National: Auto firms of India are looking for opportunities to enter into the defence sector. Amid the COVID-19 pandemic, there is a stagnant demand for automobiles in the domestic market. The companies want to increase the local manufacturing of defence equipment. They also want a deeper presence of private firms in the defence sector.
Auto firm companies like Ashok Leyland, Force Motors, BEML, JCB India etc. wants to exploit the government’s localization initiative.
Ashok Leyland is one of the largest suppliers of heavy vehicles to the armed forces. In 2020, the company supplied about 359 vehicles. They also supplied bullet-proof vehicles and kits for 8X8 trucks.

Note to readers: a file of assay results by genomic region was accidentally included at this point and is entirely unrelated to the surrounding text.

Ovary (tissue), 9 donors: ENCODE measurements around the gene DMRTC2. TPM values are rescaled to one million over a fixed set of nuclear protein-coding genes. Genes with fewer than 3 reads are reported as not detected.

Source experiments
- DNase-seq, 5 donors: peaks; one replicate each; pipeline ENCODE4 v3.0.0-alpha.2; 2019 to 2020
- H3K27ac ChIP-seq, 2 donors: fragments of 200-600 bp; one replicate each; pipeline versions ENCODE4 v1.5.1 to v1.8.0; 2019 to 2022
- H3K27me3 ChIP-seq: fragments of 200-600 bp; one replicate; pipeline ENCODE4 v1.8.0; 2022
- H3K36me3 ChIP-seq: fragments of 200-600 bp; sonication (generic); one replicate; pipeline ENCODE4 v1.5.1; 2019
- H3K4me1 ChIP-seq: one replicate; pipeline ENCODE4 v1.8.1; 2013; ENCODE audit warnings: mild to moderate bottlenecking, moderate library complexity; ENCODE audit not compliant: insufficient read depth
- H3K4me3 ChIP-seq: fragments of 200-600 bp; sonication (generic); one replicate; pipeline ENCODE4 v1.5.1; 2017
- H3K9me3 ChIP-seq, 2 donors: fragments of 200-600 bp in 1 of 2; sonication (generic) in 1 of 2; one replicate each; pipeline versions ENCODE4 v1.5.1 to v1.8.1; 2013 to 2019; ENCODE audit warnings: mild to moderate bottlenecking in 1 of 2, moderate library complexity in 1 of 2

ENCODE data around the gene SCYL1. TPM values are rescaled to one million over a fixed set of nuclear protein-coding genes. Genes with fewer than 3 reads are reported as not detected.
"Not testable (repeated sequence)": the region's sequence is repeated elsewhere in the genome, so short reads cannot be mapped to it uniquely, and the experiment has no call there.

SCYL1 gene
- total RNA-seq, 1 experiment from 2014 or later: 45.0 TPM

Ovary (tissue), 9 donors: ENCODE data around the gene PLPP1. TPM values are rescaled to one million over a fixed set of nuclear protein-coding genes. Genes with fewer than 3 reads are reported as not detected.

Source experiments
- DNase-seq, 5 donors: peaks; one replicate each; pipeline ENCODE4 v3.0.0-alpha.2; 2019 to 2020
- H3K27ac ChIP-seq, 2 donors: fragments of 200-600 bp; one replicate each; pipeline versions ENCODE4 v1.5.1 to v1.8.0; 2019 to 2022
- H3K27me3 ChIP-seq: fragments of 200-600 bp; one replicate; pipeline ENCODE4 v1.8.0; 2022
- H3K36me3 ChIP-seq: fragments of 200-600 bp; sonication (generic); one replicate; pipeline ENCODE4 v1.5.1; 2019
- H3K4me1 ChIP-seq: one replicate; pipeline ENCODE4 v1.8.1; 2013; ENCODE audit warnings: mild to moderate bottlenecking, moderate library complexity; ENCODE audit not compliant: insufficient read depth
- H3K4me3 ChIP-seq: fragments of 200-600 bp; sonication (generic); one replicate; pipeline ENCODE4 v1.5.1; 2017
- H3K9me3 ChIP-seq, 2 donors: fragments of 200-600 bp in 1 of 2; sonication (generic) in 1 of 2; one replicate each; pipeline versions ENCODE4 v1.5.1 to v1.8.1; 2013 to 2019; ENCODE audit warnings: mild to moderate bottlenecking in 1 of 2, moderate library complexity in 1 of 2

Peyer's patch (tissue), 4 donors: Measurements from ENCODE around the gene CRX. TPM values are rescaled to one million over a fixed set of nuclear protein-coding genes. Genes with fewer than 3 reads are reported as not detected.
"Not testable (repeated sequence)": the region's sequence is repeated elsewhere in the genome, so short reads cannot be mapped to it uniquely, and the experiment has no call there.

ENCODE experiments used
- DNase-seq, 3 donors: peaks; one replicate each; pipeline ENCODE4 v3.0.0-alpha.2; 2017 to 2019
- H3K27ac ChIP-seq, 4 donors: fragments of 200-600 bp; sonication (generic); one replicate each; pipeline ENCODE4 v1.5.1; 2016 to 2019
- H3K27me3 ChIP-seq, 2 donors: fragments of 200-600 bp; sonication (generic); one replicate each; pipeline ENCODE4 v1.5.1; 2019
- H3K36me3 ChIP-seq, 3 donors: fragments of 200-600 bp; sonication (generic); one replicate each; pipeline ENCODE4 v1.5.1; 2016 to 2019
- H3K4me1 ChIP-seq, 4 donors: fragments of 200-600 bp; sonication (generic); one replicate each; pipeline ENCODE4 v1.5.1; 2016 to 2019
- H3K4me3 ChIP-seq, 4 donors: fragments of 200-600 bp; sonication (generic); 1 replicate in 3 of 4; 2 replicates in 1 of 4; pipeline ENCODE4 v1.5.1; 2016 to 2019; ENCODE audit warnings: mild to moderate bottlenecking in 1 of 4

The company is also supplying aggregates and components for T-90 and T-72 battle tanks.
Also, JCB India has been supplying to the defence force according to tender basis. The company provides construction and material handling equipment to the Indian Army and Border Roads Organization (BRO).
Bharat Forge Ltd. is also working with 400 companies in the defence supply-chain ecosystem. The company is also looking forward to its completion of the final trials of locally developed artillery guns. The company is also creating a “three-horizon strategy” to grow.
Horizon 1: Artillery guns. Armoured and speciality vehicles are in Horizon 2. Horizon 3: Electronics and high-tech products.
There will be an increase in indigenous developments. This will reinforce the defence logistics industry. Also, this will offer an opportunity for suppliers to participate in development and growth.
The Defence Ministry on 9 August issued a list of 101 items on which an imports embargo will be imposed with certain timelines. While 69 items on the list were given the import embargo deadline of December 2020, the timeline for the remaining items stretches until December 2025.